“I think he’s the fourth. Plays corner. We gon’ pray for his soul in a few weeks when he’s lined up across from Caesar Jenkins.”
Devin shuffled through the lunch line, tapping his fingers against the straps of his backpack. The vile smell of the food attacked his nose with a vengeance, but he needed to put something in his stomach before practice that afternoon. It didn’t help that he’d been in a rush to get to school and had forgotten to grab a Pop-Tart on his way out of the door.
“Pizza or chicken,” the lunch lady asked him when it was his turn in line.
The old woman reached into a warming container and pulled out a rectangular slice of bread with congealed cheese and triangle chunks of “meat” on top of it. She slapped it into a tray before tossing some French fries in along with the pizza before sliding it over the spit shield to Devin.
“This looks disgusting,” Devin mumbled, looking down at the pizza.
The lunch lady grumbled having heard him but didn’t say anything.
Grabbing a small carton of apple juice, he made his way to an empty table and plopped down on the chair. He stared at the food before him and struggled to figure out how he was going to convince his taste buds that it was worth choking down.
Just as he was able to delve into his first attempt to eat, two other students sat down at the table with him. He looked up at them, pizza still hanging perfectly straight in his hand. Both were teammates of his on the football team.
“Yes?” he asked.
“You know we play Vandebilt in a couple months, right?” Thaddeus, or Trigga as he was called, asked. “You sure you even want to keep playing until then?”
“Don’t know what you’re trying to get at here. Is playing Vandebilt now somehow different than any of the other times Terrebonne has played Vandebilt? We haven’t beaten them in what? 15 years?”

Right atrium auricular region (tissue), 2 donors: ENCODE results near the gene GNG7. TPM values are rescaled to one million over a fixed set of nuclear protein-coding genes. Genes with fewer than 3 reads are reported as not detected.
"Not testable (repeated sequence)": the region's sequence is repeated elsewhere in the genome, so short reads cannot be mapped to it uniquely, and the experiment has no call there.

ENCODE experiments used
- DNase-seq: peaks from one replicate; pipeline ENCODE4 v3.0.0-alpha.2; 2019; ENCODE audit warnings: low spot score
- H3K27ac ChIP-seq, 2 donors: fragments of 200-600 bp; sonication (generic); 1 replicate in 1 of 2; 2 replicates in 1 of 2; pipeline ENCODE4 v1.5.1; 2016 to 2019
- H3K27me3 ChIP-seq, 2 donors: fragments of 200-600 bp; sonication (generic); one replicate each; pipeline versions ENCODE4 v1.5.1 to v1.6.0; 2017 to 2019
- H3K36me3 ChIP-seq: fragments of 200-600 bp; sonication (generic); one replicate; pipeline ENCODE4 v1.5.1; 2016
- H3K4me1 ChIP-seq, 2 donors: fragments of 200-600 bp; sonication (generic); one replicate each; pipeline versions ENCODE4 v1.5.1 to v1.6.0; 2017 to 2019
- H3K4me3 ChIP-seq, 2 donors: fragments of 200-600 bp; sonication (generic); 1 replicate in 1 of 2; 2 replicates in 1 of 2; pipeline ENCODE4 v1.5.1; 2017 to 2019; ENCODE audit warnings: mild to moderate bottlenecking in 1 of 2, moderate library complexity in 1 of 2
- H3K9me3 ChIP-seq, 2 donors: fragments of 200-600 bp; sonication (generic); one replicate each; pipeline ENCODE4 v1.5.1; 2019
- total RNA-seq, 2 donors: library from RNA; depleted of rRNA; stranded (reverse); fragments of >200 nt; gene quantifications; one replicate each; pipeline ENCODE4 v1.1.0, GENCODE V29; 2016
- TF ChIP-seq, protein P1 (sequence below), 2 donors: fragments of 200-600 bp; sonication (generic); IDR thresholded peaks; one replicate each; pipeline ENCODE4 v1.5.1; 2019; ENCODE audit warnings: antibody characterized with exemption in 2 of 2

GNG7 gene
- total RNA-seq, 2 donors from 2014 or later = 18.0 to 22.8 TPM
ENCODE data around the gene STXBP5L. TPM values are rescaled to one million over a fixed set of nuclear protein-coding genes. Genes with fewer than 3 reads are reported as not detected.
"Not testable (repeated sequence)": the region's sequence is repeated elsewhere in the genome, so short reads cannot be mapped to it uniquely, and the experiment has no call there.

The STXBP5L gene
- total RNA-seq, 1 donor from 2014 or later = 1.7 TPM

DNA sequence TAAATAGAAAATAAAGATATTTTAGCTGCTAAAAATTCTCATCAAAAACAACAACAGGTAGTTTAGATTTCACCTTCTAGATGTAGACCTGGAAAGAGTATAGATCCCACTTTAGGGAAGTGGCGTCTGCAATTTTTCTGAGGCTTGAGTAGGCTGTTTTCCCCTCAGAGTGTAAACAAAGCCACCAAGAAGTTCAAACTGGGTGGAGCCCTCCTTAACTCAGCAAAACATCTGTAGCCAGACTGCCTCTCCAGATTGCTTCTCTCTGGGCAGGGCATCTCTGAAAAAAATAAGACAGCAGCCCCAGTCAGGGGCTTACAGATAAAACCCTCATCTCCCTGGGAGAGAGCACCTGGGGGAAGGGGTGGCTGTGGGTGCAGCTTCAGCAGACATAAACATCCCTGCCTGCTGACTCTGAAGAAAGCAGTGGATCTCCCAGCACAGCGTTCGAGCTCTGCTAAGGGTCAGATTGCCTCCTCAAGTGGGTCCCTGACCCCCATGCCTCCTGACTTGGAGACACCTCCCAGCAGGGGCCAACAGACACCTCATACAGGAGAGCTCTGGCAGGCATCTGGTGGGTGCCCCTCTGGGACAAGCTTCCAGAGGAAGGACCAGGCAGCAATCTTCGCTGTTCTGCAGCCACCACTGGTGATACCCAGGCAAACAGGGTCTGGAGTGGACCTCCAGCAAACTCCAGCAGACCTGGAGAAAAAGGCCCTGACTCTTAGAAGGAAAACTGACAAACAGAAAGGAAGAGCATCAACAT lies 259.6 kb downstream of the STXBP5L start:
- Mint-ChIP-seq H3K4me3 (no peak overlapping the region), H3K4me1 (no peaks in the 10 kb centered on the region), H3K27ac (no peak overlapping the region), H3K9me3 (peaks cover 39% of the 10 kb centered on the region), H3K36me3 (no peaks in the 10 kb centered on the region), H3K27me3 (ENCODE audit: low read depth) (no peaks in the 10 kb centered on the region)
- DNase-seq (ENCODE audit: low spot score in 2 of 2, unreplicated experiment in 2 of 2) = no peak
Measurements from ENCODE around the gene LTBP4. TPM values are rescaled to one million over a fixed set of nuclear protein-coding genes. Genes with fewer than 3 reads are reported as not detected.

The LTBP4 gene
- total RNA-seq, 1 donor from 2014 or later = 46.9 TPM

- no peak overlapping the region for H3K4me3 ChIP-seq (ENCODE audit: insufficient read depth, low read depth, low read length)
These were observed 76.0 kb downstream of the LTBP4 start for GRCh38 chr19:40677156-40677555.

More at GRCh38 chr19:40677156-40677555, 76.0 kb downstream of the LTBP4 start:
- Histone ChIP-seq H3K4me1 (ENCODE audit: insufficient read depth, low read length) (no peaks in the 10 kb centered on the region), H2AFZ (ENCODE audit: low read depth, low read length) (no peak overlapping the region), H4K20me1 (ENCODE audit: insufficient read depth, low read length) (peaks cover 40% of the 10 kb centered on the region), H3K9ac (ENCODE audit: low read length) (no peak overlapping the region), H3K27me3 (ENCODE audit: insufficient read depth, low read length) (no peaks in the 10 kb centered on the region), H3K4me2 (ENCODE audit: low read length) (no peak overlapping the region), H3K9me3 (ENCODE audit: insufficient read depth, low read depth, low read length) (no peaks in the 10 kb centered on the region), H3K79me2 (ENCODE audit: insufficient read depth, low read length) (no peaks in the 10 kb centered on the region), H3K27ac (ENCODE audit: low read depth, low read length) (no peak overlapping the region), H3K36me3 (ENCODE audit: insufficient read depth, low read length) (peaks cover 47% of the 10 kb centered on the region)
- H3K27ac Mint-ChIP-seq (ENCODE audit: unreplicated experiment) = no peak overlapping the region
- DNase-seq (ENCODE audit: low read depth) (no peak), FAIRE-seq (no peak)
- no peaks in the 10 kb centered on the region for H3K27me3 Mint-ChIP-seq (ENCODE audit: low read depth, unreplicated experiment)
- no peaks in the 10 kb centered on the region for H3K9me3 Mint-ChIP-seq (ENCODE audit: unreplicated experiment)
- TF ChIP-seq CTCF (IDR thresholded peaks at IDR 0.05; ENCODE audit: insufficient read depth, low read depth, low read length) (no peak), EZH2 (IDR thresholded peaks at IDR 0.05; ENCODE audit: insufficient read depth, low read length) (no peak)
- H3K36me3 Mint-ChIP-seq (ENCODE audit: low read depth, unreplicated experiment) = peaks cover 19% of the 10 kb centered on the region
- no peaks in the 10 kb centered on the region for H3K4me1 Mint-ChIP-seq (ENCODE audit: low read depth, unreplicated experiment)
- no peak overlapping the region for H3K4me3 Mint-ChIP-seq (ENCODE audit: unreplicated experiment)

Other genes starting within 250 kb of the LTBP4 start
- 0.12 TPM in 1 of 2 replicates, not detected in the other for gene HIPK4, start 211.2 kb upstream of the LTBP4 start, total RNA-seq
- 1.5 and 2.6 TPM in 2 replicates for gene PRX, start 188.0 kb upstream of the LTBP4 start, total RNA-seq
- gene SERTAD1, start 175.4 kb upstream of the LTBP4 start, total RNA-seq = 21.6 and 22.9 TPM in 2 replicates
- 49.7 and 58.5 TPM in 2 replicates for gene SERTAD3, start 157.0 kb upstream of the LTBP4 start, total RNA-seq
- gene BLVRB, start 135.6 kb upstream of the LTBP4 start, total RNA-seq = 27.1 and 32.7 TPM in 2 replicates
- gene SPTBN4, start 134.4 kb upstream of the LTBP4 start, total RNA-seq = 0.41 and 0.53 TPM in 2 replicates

Bart, real name Shawntoine, ran his hand through his dreads and sighed. “We’re trying to save you, man. You’re not… good. And Caesar Jenkins… is. I’m not trying to see you get murdered out there on the field, man. We a family-friendly team.”
Trigga nodded. “Just quit now and save face. No one is going to call you a coward or nothing for not wanting to get embarrassed.”
“Is this supposed to be a pep talk or something, because I have to tell y’all that it’s not working. It actually might be the worst pep talk I’ve ever heard,” Devin said.
“Truth is, we just don’t like yo square ass. But real talk, we’re going to get smashed anyway, I’d rather make sure coach don’t got no choice but to put a better corner on Jenkins, so we only lose by 14, 15 instead of 30.” Bart shrugged before reaching across the table and grabbing a fry from Devin’s tray.
Devin dropped the pizza back into the tray. “That doesn’t even fucking make sense. If I’m starting over the guy you want to play, doesn’t that mean that the guy you want to play is worse than I am?”
“No, it means we like him unlike you,” Trigga said. “We ain’t winning shit no time soon. We might as well get some camaraderie going ‘round here so we can actually have fun.”
“Camaraderie, nigga?” Bart asked.
“Yes, motherfucker. I’m educated, nigga. Anyway, you ain’t never comin’ up PC with us. You don’t be on Morgan or Stovall. We can’t fuck with you ‘cause you don’t even belong here, my nigga,” Trigga said to Devin. “Just go on and quit.”
Devin paused for a moment before reaching back into the tray and picking up the pizza that had suddenly become a magnitude colder than it was when he was given it. He looked from Trigga to Bart and back to Trigga. “Y’all going to let me eat in peace or y’all going to sit there and watch me do it? Either way, I’m going to eat my lunch now.”
Trigga and Bart stood up from the table, both shaking their heads as they walked out of the cafeteria.